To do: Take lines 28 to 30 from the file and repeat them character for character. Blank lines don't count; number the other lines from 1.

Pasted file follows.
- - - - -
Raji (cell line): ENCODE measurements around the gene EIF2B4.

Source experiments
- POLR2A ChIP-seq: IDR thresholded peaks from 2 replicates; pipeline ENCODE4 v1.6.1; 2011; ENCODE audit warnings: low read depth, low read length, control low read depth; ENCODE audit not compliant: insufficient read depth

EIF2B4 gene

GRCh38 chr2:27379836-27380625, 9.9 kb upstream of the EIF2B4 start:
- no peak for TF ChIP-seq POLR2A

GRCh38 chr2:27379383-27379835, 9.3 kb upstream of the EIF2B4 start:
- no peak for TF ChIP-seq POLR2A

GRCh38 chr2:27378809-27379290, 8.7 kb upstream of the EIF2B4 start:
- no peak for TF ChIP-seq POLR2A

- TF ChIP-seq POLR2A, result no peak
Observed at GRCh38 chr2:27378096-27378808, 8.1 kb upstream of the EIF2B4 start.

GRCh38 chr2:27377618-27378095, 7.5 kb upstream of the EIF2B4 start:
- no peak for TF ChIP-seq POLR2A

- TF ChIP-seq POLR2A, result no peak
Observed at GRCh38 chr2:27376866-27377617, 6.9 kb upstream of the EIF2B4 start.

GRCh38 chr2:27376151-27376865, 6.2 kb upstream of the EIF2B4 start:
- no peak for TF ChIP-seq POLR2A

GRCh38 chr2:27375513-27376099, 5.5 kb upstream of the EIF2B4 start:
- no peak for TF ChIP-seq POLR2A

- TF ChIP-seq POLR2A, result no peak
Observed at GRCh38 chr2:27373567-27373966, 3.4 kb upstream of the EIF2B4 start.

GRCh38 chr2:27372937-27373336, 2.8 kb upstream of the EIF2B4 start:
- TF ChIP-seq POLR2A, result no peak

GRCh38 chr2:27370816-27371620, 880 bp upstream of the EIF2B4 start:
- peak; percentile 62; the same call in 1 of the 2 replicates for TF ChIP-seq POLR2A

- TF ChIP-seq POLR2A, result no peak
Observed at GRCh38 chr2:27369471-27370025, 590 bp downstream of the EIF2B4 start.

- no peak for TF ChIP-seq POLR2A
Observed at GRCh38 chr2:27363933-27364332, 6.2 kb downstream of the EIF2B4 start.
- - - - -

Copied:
Observed at GRCh38 chr2:27369471-27370025, 590 bp downstream of the EIF2B4 start.

- no peak for TF ChIP-seq POLR2A
Observed at GRCh38 chr2:27363933-27364332, 6.2 kb downstream of the EIF2B4 start.